Vitamins, Minerals and Dietary Supplements
What is Zinc?
Zinc is an important trace mineral. A bluish-white, metallic element, it is second only to iron in terms of its concentration in the body.
Why do we need it?
Zinc plays an important role in the proper functioning of the body's immune system. Several studies have shown that zinc lozenges shorten the duration of cold symptoms in adults.
Zinc is required for a number of activities related to cell reproduction and wound healing. It has also been linked to improvements in one's senses of smell and taste, and is involved in the body's ability to metabolize carbohydrates for energy consumption.
How much should I take?
According to the National Academy of Sciences, the recommended daily allowance (RDA) for zinc is as follows:
- Adult men: 15 milligrams/day
- Adult women: 12 milligrams/day
- Children (7-10 years): 10 milligrams/day
- Infants: 5 milligrams/day
- Pregnant and lactating women: 19 milligrams/day
Higher levels of zinc are usually reserved for treating certain health conditions. Such supplementation should take place only under the supervision of a health care professional.
What are some good sources of zinc?
High-protein foods such as chicken, beef, eggs and tofu contain high amounts of zinc. The dark meat of a chicken has a higher zinc content than the light meat. Other good sources include peanuts, peanut butter and legumes (such as beans, peas and lentils).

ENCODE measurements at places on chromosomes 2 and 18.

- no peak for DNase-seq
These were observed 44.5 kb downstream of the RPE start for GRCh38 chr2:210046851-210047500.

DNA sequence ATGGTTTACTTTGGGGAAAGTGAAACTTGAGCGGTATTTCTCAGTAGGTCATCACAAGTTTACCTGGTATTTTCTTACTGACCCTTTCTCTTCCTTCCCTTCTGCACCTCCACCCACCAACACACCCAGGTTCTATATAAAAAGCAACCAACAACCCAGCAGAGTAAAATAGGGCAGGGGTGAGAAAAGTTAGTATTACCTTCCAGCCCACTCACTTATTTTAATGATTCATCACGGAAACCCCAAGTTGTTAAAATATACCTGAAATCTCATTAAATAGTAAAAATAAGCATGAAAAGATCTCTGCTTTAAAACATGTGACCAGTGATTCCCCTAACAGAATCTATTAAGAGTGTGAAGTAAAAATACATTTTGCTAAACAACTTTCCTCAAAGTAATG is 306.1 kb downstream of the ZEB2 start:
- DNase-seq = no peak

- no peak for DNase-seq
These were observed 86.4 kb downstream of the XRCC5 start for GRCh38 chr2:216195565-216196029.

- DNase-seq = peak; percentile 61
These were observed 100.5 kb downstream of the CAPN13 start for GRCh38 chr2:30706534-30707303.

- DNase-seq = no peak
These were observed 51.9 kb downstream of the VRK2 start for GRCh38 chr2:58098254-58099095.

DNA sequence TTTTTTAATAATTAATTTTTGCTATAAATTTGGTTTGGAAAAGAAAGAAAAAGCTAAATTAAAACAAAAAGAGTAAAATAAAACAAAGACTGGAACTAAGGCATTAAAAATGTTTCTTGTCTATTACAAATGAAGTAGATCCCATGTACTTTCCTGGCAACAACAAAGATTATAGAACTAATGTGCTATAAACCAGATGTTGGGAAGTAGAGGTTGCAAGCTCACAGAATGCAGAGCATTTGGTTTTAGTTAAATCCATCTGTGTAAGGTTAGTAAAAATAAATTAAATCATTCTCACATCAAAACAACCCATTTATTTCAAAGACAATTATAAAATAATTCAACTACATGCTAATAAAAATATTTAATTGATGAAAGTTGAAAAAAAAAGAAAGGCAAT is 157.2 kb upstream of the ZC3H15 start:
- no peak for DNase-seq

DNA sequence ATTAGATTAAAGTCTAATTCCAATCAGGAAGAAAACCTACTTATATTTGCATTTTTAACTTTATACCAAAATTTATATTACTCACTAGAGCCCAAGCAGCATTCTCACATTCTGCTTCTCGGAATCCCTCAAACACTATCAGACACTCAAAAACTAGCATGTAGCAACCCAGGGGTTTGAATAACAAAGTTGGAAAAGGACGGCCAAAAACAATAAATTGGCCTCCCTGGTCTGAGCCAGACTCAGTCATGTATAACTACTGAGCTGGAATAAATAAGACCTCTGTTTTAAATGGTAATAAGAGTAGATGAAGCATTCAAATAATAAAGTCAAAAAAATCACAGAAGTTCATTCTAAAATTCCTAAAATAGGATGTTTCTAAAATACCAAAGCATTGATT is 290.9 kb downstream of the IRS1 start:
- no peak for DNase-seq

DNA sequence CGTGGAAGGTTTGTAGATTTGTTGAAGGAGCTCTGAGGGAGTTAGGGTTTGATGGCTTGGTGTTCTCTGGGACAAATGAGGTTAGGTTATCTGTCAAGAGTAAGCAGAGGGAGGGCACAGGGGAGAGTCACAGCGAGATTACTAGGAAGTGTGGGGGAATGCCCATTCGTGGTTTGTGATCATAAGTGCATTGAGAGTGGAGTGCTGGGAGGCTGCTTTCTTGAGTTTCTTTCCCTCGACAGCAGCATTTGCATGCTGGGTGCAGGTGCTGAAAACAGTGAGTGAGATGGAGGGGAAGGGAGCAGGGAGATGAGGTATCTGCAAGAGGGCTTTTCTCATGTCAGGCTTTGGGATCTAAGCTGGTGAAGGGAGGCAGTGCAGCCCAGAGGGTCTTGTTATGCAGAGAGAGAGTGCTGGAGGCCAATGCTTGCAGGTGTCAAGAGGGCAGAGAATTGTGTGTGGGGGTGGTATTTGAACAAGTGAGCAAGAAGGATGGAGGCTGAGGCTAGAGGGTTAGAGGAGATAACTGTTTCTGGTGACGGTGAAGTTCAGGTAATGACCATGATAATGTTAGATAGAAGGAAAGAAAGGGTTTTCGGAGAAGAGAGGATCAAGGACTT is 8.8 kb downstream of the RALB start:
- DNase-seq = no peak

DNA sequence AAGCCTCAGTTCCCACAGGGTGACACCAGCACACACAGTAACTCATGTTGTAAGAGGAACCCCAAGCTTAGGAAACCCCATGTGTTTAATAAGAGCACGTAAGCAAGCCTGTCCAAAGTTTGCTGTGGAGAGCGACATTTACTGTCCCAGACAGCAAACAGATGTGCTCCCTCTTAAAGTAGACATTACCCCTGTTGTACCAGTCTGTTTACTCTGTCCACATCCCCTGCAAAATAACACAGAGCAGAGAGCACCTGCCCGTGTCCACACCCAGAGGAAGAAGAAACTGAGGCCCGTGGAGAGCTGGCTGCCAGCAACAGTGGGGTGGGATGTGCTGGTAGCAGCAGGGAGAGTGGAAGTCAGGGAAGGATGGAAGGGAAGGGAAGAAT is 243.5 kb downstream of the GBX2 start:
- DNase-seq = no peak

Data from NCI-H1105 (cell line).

What can happen if I don't get enough zinc?
Symptoms associated with zinc deficiency include slow or impaired growth, decreased resistance to infections, slower wound healing and loss of hair. The senses of smell and taste can also be impaired by low zinc levels.
What can happen if I take too much?
Taking large amounts of zinc supplements (70 or more times the recommended daily allowance) may cause diarrhea, nausea, abdominal cramps and vomiting within 3-10 hours after taking the supplements. These symptoms can be reversed or diminished by discontinuing supplement use.
It should also be known that zinc inhibits copper absorption, which can lead in some cases to anemia and lower levels of HDL ("good") cholesterol. Fortunately, most zinc supplements also contain extra amounts of copper to prevent inhibition from occurring.
- National Academy of Sciences. Recommended Daily Allowances, 10th ed., 1989.
- Macknin ML, Piedmonte M, Calendine C, et al. Zinc gluconate lozenges for treating the common cold in children. A randomized controlled trial. JAMA 1998;279:1962-67.
- Prasad A. Discovery of human zinc deficiency and studies in an experimental human model. Am J Clin Nutr 1991;53:403-12 [review].
- Prasad AS. Zinc in human health: an update. J Trace Elements Exper Med 1998;11:63-87.
- Sandstead HH. Requirements and toxicity of essential trace elements, illustrated by zinc and copper. Am J Clin Nutr 1995;61(suppl):621S-24S [review].